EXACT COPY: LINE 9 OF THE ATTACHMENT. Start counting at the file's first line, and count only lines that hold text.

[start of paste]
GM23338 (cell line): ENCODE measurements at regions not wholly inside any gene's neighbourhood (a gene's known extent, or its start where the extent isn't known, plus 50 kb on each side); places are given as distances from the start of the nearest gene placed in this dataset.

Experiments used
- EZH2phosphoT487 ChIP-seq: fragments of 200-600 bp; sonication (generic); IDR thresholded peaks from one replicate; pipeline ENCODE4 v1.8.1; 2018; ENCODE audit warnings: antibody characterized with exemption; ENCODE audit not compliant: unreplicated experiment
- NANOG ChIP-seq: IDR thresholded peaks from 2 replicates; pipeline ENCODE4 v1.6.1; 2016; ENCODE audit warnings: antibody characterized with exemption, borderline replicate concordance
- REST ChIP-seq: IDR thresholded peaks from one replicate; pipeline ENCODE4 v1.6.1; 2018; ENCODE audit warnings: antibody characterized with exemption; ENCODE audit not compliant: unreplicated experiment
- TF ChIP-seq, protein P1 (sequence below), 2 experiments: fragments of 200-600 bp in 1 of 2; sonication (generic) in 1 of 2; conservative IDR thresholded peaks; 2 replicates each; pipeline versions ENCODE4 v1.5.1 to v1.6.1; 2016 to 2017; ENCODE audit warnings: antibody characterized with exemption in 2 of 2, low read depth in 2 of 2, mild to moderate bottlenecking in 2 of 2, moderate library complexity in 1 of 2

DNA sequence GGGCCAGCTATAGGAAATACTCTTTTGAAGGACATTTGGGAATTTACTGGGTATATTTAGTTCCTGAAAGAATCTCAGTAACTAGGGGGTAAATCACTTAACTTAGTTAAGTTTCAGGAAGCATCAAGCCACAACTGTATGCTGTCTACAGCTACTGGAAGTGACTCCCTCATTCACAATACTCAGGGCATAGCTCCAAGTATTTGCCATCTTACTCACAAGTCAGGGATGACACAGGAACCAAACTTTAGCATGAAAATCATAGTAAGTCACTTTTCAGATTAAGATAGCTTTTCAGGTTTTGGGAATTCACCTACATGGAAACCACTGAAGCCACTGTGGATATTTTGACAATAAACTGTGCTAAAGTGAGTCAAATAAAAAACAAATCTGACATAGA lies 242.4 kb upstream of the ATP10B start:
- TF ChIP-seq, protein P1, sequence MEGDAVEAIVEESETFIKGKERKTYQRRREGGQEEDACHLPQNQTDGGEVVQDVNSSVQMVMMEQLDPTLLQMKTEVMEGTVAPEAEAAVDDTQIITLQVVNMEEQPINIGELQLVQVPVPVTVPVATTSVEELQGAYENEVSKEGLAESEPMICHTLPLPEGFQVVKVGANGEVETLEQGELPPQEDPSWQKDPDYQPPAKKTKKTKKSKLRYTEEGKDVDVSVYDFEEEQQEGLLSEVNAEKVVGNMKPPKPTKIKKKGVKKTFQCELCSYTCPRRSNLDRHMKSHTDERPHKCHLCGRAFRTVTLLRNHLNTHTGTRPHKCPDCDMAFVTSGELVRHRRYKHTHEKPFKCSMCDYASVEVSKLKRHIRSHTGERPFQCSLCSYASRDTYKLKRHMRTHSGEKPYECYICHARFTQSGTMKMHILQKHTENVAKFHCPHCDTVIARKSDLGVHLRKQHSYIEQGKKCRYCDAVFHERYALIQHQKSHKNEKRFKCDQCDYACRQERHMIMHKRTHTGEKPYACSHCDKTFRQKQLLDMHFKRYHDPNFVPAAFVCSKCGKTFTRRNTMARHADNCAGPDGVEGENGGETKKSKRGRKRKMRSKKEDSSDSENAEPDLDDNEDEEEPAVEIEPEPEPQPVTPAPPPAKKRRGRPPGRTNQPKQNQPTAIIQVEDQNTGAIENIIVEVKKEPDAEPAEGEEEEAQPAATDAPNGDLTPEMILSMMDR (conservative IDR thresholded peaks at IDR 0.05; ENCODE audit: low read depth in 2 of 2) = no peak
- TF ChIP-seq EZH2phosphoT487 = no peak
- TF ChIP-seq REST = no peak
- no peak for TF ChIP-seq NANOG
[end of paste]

- TF ChIP-seq EZH2phosphoT487 = no peak